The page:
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This year’s Indo LED & Light Expo, held last October, saw the majority of domestic and overseas manufacturers largely optimistic about prospects in Indonesia’s LED lighting sector.
There was general consensus among the Chinese, Korean, Japanese and Indonesian exhibitors that the country’s LED industry is poised for massive growth in the coming years.
This wave of confidence has largely been spurred by the Indonesian government’s commitment to replacing traditional advertising materials with LED displays and increased consumer awareness of the importance of energy-saving lighting options.
One company keen to embrace these opportunities was Caiyida Technology, a Jakarta-based distributor of Chinese LED products. Founded in 2013, the company is a joint venture between Guangdong’s Coleder and an Indonesian partner.
At present, the company supplies LED displays and lighting for use at concerts, major events, advertising in major shopping malls, even providing illumination for religious services.
“The Indonesian government wants to replace conventional printed billboards with LED displays and transform Jakarta into something similar to Tokyo, with huge flashing LED boards. We want to be part of that change,” said Sales Executive Tri Yudha Kasman.
“We were among the few firms that focused on rental of LEDs for advertising clients. There were only very few competitors back then, but now competition is much more intense,” said Mr Kasman.
Scope for Growth
While Indonesia’s LED lighting industry is still in its infancy, many exhibitors believe that it has considerable scope for growth, with rising awareness about the benefits of LED for industrial and household use only now starting to spread across this country of 260 million people.
“There is a really big market for LED lights in Indonesia. The people here are really taking to this kind of lighting. The market is vibrant and growing,” said Yos Yarased, Senior Sales Support Officer for Gema Visi Nusantara,
a Jakarta-based distributor of Orly LED products, which range from indoor and outdoor lighting to residential lighting, architectural and landscape lighting, as well as urban lighting.
“Foreign products, however, are flooding the market and competition has become tough. We have to make sure that we offer only quality products to keep our customers happy,” he said.
Foreign Players Spark Competition
The Indonesian government’s policy of welcoming overseas LED industry players has resulted in a flood of competitively priced foreign LED lights, sparking other importers to compete on non-price grounds.
Mr Kasman expects Chinese LED products to become increasingly popular in Indonesia. “Over the next five to 10 years, the LED industry in Indonesia will boom and Chinese brands will be the key players. The historic trend has been that everything that booms in China will also boom in Indonesia.”
Indeed, a price war is already taking place in the Indonesian LED sector, with domestic and overseas companies determined to build market share. There are, however, businesses that continue to focus on quality or product differentiation as their prime selling points, largely as they cannot effectively compete on price.
Testing the Market
One such company is Azaria Technology Indonesia, a distributor of Japanese LED lighting for industrial and household use. “We are introducing high-quality Japanese products to Indonesia as a way of testing the market,” said Eddy Nugroho, a Director of the Jakarta-based business. “We hope those looking for top-quality LED lights and are prepared to pay a higher price will turn to us.”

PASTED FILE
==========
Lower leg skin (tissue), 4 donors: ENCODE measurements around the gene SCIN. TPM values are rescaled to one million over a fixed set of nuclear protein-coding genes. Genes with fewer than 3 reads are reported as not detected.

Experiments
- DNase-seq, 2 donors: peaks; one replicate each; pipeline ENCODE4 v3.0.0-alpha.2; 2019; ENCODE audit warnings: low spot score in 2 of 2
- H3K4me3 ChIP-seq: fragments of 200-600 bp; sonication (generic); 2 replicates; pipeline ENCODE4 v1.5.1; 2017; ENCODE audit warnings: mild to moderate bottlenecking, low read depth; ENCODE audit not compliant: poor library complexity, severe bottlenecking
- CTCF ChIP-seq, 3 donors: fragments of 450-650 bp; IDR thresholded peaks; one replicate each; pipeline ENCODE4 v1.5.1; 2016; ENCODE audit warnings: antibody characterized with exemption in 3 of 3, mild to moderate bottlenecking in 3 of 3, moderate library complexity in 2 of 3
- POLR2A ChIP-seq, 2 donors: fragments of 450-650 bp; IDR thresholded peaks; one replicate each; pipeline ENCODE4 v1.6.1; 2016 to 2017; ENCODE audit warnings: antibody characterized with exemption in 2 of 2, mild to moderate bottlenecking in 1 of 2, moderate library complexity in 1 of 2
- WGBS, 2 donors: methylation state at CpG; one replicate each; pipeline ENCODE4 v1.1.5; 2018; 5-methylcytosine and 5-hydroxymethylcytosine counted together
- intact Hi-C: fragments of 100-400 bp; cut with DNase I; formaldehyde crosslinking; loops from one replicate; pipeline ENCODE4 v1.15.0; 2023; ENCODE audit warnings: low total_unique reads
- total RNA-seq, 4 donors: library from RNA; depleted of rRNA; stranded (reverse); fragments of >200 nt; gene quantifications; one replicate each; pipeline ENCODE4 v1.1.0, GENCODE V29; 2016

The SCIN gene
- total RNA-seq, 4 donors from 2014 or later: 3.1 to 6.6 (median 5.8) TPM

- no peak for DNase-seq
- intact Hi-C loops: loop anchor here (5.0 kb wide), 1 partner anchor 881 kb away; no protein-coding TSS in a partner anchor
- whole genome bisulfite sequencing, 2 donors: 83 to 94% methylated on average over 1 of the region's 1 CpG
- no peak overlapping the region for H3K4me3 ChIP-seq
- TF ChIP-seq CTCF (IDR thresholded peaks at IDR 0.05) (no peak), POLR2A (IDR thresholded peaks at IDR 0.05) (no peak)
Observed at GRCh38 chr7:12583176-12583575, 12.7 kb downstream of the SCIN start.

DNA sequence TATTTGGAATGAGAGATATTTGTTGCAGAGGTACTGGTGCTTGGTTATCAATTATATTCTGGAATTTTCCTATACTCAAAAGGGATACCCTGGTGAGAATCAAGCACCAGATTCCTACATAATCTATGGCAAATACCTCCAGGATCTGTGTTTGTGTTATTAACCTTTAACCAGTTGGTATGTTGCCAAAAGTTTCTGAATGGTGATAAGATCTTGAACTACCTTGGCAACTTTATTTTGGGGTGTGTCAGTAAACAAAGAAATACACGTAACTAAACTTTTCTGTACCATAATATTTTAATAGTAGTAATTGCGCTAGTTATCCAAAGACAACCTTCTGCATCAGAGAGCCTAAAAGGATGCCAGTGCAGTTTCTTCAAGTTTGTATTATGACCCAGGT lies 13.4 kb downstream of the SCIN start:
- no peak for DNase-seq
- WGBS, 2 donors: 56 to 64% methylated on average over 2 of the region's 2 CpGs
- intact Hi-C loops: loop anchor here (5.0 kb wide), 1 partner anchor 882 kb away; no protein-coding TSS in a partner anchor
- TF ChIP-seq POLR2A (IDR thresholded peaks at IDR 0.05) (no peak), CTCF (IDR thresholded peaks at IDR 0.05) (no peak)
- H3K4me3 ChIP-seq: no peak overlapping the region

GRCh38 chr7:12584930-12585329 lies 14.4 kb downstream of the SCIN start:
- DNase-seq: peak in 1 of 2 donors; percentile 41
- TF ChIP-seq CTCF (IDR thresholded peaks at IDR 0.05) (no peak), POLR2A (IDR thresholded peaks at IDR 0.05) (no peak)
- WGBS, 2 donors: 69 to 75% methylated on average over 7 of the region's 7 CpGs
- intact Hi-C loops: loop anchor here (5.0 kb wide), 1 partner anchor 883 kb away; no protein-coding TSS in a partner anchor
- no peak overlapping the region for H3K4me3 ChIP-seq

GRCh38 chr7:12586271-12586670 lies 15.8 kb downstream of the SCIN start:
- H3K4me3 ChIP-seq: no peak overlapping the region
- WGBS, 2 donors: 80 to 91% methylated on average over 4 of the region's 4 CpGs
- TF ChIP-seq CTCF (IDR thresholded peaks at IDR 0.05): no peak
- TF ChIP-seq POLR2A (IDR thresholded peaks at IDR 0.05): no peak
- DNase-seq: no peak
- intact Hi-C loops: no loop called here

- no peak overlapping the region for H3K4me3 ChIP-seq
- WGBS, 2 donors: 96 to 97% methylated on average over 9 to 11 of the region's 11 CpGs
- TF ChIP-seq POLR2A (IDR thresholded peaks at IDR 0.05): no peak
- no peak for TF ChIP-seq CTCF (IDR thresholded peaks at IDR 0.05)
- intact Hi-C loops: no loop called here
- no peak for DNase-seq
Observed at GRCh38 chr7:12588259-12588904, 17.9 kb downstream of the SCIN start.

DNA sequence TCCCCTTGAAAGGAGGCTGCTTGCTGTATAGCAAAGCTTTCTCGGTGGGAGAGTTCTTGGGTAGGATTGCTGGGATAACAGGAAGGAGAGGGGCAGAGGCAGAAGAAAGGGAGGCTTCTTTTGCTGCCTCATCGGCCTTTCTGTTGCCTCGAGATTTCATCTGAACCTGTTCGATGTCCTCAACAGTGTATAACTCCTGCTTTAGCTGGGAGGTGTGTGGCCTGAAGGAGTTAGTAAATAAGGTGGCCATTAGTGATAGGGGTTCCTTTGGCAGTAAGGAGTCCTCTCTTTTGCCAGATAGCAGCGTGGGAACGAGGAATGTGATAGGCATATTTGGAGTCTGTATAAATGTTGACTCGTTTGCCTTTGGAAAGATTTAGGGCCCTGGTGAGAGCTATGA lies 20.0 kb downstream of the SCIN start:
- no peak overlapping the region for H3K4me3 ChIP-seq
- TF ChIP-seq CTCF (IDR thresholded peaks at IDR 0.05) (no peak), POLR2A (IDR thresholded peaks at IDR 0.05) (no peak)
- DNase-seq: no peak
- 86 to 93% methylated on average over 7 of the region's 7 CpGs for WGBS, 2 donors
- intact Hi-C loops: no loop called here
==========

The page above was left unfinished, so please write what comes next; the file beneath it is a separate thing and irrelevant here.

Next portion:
In the case of Korea’s U-Vision, it’s focusing on customers looking to cut their electricity bills. “We don’t care if there are cheaper products in the market,” said Shin Seung-Hun, the company’s Overseas Sales Team and General Manager. “We always emphasise that electrical expenses can be cut by almost 50 per cent by using our products. We believe that, ultimately, our eco-friendly and highly efficient products will prove a huge success.”
Companies such as U-Vision are taking advantage of the free-trade agreement between South Korea and the Association of Southeast Asian Nations (ASEAN), of which Indonesia is a member. “We don’t have to deal with tax issues because of the free-trade agreement. That is huge advantage for us,” said Mr Shin.
Other companies are differentiating themselves by offering customised products. “We don’t have a problem with competition or price because we offer customised LED lighting products, something that very few companies offer here,” said Rachmat Jeny, Managing Director of Batara Elektrindo.
“Companies like ours survive by offering custom products and innovating, providing something that is not immediately available in the market. As a result, we believe the Indonesian market will continue to grow for us. We are also looking for partners abroad who might be interested in our LED products.”
Established some 15 years ago, Batara produces LED line counter displays, display information, digital scoring boards, and LED prayer timers. It also manufactures custom products for individual client needs.
Another company said to have found a niche is Innograph, a 100 per cent Indonesian-owned business that produces LED display boxes and digital signage displays. Mika Jayani, a Innograph Sales Officer, believes that the scale of the market will allow the whole industry should thrive.
“Indonesia is a huge market for LED light boxes. At the moment, we still have not targeted all of our potential customers in the country. We are also looking for more resellers to service demand.
“People want more interactive display ads and stores want these products as a way of enticing more customers. We believe the market is clearly growing and that it will only continue to do so in the foreseeable future.”
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